I am a big fan of the cross education effect, and use it often in the rehabilitation setting. 

Past research has shown that resistance training on one limb may enhance strength levels on the other, and that when the other limb is immobilized (which would usually lead to a decrease in strength and muscle mass), strength and size is maintained. 

This study sought to investigate the differences in the cross education effect between eccentric-only training and eccentric-concentric training.

18 men and 12 women underwent immobilisation of their non-dominant arm for 4 weeks. The participants were randomly assigned to 3 groups; control, eccentric-only, eccentric-concentric. Dependent variables were: upper arm circumference, concentric 1RM elbow flexion. Maximal voluntary contraction (MVIC), elbow flexor surface EMG, rate of force development and elbow flexion joint position sense. 

The training program progressed from 4 sets of 10 in week 1 to 6 sets in week 4 in the eccentric-concentric group (CON-ECC), and 3 sets of 10 in week 1 to 4 sets in week 4 for the eccentric group (ECC). The intensity progressed from 60% to 90% of concentric 1RM in CON-ECC and from 80% to 120% in ECC. Whilst the study was set up to be volume-matched, the volume was slightly higher in ECC (5,616 vs. 5,342).

Both CON-ECC and ECC showed similar decreases in arm circumference (2.1%) compared to 5.1% in the control group. For 1RM strength, the control group showed a 14.1% decrease, compared to no change in CON-ECC and a trend (3.4%) towards an increase in ECC. MVIC decreased by 21.7% in the control group, was unchanged in CON-ECC, and increased by 12.7% in ECC.

The authors hypothesise these superior outcomes from eccentric-only training to be related to greater descending neural drive, corticospinal excitability, and increases in antagonist muscle inhibition, related to the greater intensity of eccentric training.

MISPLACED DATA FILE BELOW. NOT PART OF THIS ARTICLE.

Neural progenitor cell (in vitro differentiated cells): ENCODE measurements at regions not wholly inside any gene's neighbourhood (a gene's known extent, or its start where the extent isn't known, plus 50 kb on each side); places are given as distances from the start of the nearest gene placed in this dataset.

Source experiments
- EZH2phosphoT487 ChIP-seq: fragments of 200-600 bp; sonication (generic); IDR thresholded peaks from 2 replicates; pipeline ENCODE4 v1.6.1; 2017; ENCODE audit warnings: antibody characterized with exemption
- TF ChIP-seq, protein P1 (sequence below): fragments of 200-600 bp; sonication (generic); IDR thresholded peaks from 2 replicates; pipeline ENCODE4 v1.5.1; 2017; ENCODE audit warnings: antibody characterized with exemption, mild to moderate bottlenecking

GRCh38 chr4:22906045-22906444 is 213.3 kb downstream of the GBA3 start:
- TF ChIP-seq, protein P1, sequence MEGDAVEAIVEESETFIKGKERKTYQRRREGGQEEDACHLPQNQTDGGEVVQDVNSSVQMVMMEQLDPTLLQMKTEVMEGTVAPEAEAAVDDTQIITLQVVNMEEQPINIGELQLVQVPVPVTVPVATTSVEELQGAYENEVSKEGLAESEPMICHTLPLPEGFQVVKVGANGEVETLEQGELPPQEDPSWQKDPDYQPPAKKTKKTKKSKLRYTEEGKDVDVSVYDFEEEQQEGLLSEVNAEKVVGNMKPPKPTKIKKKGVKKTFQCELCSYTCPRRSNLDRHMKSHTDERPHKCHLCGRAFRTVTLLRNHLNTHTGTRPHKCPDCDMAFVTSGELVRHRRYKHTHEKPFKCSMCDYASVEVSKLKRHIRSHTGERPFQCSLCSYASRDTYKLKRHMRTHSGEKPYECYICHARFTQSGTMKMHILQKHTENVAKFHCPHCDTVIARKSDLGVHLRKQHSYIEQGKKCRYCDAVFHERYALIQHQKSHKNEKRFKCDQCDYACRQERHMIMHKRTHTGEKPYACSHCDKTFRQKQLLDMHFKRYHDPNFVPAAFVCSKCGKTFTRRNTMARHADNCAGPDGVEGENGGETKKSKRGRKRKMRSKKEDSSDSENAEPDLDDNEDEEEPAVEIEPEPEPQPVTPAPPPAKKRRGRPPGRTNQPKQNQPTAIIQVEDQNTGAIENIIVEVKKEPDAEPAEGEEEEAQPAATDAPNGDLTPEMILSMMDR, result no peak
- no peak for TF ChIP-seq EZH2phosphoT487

The advantage of cross education is fairly well established in modern rehabilitation, however this latest study proposes a potential role for eccentric training in optimising this effect.

  1. Valdes O, Ramirez C, Perez F, Garcia-Vicencio S, Nosaka K, Penailillo L. Contralateral effects of eccentric resistance training on immobilized arm. Scand J Med Sci Sports. 2021;31(1):76–90.


About the author

Sam Gilbert

Sam Gilbert is a registered physiotherapist with the Australian Physiotherapy Association (APA) and certified strength and conditioning specialist (CSCS) with the National Strength and Conditioning Association (NSCA). He holds a bachelor’s degree in Physiotherapy from Latrobe university (Melbourne, Australia) and a master’s degree in Exercise Science (Strength and Conditioning) from Edith Cowan University (Perth, Australia).

A 3rd Dan black belt in Shinkyokushinkai Karate under the World Karate Organisation (WKO), Sam participated for over 20 years in full contact competition, winning multiple state and national titles, and culminating in a 4th place in the heavyweight division of the Shinkyokushinkai World Cup in 2009.

As the co-founder and clinical director of Club 360, the premier multi-disciplinary health and fitness center in Tokyo, Japan, Sam has combined his practical experience with an in-depth study of sports performance in relation to combat sports, and strives to help other combat athletes reach their full competitive potential, whilst at the same time decreasing injury risk and increasing competition and training potential.

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